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whitehorsepilgrim said...

That is a bad situation, I am sorry to hear about it.

From what I have seen, there are three route causes for barn problems: greed, lack of horse care skills and financial incompetence. Most of all I've seen the first and the last of these - especially the last as people get into running barns imagining that is an easy way to make money. It isn't, and then everything slips. My latest experience is with a barn run by nice well-meaning people who just cannot seem to get the financial side right, so money is wasted on resurfacing the arena whilst the fences fall down and the water pipes leak and break. But the horses are in good condition, fortunately.

Alison said...

Wow, I am SO glad my horses are home. After reading these posts, my lack of an arena doesn't seem like such a bad thing!

I concur with everyone--go with your gut before Qrac has problems with his. Horses are grazers so they need lots of small feedings. This is not acceptable. (PS I bet if all those people handed their vet bills to the owners, something would be done.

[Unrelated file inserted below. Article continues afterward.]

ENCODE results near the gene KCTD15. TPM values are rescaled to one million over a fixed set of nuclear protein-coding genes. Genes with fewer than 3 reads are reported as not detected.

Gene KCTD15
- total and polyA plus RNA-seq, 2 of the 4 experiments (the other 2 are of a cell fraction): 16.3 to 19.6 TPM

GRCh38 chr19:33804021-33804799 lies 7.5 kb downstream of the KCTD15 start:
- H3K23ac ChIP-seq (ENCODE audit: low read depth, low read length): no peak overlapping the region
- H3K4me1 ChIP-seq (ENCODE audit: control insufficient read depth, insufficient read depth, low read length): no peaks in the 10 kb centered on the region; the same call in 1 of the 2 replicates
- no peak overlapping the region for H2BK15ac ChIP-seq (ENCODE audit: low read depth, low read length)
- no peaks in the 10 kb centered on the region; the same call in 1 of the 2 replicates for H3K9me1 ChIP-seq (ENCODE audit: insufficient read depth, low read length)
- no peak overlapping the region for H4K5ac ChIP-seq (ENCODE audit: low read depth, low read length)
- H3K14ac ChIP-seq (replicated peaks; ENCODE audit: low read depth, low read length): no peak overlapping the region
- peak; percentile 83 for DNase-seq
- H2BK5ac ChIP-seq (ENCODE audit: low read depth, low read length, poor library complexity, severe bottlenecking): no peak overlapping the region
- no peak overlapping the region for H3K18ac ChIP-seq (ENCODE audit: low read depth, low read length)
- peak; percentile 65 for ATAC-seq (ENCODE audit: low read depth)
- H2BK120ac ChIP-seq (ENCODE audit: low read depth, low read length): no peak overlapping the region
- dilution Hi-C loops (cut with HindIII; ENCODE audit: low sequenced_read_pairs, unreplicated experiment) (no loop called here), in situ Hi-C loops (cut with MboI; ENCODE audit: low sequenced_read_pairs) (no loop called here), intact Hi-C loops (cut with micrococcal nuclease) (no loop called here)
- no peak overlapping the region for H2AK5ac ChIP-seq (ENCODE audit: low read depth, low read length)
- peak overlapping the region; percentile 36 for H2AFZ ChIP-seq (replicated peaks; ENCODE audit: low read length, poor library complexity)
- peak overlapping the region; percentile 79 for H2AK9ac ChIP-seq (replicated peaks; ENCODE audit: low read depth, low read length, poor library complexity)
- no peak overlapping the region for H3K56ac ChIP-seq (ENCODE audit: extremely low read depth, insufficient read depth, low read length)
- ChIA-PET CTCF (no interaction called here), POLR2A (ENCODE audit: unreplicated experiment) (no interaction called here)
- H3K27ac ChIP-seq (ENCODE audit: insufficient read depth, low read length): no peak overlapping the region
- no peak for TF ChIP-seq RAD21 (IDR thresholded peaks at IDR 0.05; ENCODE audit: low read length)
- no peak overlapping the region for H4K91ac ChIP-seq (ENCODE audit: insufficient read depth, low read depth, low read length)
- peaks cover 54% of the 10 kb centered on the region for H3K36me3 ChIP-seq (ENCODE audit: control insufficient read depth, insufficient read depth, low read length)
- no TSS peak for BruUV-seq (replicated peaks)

Breathe said...

Move your horse to a facility less convenient, with less nice stuff, with more turn out.

People like that don't change. If they aren't freaking out with six horses colicing they NEVER will, in my experience. I know you don't have many choices, but surely there is something that will be safer for him.

I have been in two barns, visited three, and while are facility is bare bones, the horses come first, always.

AareneX said...

I've never heard of anything so...egregious. Are the people involved aware that SIX COLICS IN A MONTH IS REALLY A LOT???

Now, I don't feed my horses at exactly the same time each day--purposely. They get fed in the morning before 9am. They get fed in the evening between 7 and 9pm. They spend all day on pasture, which in the winter is more recreational than nutritious, but I do feed a flake of hay mid-day if I'm home. My schedule is erratic enough that if I tried to adhere to an exact "feeding schedule", the horses would be uptight when I run late. So, they get a ton of hay when I know the next feeding will be late, and it's never been a problem (10+ years).

I did have a boarding situation with a barn manager who fed both of my horses EXACTLY the same ration: the tiny, easy-keeper Arab and the hard-working gigantic Standardbred. You can just imagine how crazy that made me, and how hungry my big mare got! It took months(!) of weekly notes on their stalls to change this--plus, I was there 4 days a week so at least the larger mare had extra meals on those days.

It was good to leave that place behind.

Mikey said...